A visit to Montclair, New Jersey reveals a township that appears to have more in common with New York City than do most other communities in the area. Situated only 12 miles due west of Manhattan, Montclair possesses the heart and rhythm of the Big Apple minus the tall buildings, crowds, and pollution. Let’s take a look at what makes Montclair a truly unique New Jersey community.With nearly 40,000 residents within its eight square miles, the township vibrates with activity from top to bottom. Picturesque parks dot the town and they are home to some of the finest events, particularly in warm weather months. Residents and visitors to Montclair look forward to attending popular annual celebrations including: May in Montclair – a month long celebration of the arts; the Presby Memorial Iris Garden – containing thousands of iris plants including some that are unique to the park; Art in the Park; and First Night Montclair. Countless other events sponsored by local organizations including those held by the Woman’s Club, the Montclair Art Museum, the Montclair Historical Society, churches, and retail establishments add to Montclair’s universal appeal.If you are a connoisseur of fine food, Montclair will not disappoint you. On Bellevue Avenue you can find Il Forno, an Italian bakery; the Sushi Hana Japanese Restaurant on North Fullerton; the upscale Twenty Eight Restaurant on Church Street; and numerous bakeries, bagel shops, diners, and sit down restaurants scattered throughout the township.Montclair is home to several civic organizations as well as houses of worship including Montclair Community Church on Watchung Avenue which recently dedicated their new sanctuary.Favorite shops in town include bookstores, clothing emporiums, second hand stores, ethnic boutiques, and much more. Nightclubs including Rascals can be found on Bloomfield Avenue; the 12 Miles West Theatre Company and Luna Stage are two of the more notable performing arts groups that call Montclair their home.Truly, Montclair has something for everyone and easy accessibility makes the township a worthy alternative to a day spent in Manhattan.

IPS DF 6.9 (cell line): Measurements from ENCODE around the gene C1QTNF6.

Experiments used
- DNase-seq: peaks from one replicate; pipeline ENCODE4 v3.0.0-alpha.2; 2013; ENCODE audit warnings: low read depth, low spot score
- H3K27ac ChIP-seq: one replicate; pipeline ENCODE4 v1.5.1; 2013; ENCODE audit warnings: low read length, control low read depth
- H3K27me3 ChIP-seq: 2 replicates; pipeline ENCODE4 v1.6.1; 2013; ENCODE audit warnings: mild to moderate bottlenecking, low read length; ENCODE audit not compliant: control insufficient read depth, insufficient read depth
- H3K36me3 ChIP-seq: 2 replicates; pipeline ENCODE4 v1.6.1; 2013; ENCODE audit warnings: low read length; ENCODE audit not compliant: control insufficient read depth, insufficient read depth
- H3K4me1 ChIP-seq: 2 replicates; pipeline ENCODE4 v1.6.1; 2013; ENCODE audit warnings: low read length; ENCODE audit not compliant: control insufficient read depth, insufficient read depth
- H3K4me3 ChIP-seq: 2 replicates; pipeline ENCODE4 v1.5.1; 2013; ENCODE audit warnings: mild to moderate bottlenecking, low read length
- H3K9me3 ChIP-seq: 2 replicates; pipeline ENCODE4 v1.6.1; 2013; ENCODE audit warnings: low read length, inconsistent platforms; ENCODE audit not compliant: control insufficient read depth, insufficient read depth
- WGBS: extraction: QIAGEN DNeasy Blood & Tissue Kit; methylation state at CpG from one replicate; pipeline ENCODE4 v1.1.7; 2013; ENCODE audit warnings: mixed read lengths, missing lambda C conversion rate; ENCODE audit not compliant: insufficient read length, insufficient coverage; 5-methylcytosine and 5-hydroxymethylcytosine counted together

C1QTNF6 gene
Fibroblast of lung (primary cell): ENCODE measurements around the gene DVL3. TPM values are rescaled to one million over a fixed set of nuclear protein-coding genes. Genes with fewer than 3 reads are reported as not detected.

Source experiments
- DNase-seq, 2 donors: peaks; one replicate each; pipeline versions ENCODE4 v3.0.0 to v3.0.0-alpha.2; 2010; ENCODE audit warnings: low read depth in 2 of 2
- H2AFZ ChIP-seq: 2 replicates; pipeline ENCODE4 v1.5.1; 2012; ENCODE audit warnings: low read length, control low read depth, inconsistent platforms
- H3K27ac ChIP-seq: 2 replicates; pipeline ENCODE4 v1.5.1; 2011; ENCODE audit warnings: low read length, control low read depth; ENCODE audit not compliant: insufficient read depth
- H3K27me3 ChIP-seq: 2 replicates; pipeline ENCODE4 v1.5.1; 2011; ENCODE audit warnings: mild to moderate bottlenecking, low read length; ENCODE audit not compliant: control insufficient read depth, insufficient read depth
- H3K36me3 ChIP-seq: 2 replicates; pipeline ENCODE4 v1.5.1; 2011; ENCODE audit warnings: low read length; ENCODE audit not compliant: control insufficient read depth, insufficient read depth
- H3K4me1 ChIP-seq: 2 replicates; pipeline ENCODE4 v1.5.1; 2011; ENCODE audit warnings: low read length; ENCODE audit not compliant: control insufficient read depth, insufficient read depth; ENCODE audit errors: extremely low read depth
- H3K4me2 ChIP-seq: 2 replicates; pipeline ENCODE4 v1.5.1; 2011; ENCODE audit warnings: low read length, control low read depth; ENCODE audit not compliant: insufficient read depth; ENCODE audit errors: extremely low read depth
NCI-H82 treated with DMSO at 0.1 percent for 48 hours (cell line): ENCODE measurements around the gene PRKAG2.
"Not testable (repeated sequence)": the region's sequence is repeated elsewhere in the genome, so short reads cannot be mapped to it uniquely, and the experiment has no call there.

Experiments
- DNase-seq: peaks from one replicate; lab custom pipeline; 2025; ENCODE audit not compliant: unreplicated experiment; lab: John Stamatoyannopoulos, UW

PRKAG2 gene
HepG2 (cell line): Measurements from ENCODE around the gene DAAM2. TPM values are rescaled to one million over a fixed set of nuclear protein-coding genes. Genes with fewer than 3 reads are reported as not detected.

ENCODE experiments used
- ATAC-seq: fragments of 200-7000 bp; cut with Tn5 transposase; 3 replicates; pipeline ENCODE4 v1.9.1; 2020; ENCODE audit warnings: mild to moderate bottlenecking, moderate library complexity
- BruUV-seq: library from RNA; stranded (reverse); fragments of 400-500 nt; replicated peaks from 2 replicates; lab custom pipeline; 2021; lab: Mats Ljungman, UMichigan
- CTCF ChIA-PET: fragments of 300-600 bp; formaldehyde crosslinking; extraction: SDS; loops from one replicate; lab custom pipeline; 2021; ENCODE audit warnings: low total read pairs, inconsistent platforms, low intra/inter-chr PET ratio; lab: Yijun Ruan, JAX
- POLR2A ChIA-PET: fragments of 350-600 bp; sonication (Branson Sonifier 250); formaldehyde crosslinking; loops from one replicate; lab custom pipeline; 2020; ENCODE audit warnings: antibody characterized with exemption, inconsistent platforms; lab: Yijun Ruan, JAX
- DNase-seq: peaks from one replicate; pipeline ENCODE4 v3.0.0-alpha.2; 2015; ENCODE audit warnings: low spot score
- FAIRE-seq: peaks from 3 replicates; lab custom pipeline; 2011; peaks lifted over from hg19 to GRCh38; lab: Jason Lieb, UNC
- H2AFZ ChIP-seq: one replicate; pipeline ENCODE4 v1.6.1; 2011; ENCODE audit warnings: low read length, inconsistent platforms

Much of Spain has undergone a modernization effort. Fortunately, cities such as Valencia, Granada and Seville retain much of their old world charm.ValenciaSimilar to Barcelona in some ways, Valencia is another must visit city in Spain. Located on the coast of the Mediterranean, the city has retained its old world charm without the modernization mistakes made in Barcelona. The old historic quarter is amazing because much of the architecture reflects Arabic influences arising from the rule of invading forces. Palaces are refurbished and streets tend to be strictly of the cobble stone variety.Perhaps the best way to take in the atmosphere is to grab a seat at an outdoor cafÃ©, order tapas and just relax. For a big city, Valencia has a pretty nice collection of beaches, so don’t hesitate to grab some rays.GranadaFor many travelers, Granada is the best city in Spain. The prime attraction is the Alhambra, a combination of fortress and palace built and used by the Moorish rulers who controlled Spain. The Alhambra simply has to be seen to be believed. The structure is in excellent shape and is detailed with intricate Moorish architecture and style. The internal structure is one of the most beautiful in the world. In addition to the palace, Granada gives off the air of a “real” Spanish city with cobblestone streets, bullfighting arenas and winding streets. Granada is a good place to just get out and walk.SevilleIf you want to see real Spanish bullfighting, Seville is the place. Whatever your feelings about the sport, the bullfighting ring of Plaza de la Real Maestranza is the finest in Spain and worth a visit. The bullfighting sessions are intense, but you should still visit the structure if you aren’t interested in the actual event.If you want nothing to do with bullfighting, you should still visit Seville to see the Alcazar Gardens. I once got lost in Seville and stumbled upon them. They are extremely green and beautiful with waterways, flowers and foliage everywhere. You can easily spend a relaxing afternoon putting around Alcazar and enjoying gardens that rival any others in Europe in my opinion. The Plaza de Espana is also worth a visit.Spain often has problems mixing the old with the new in city planning. If you prefer the older atmosphere, Valencia, Granada and Seville are good destinations.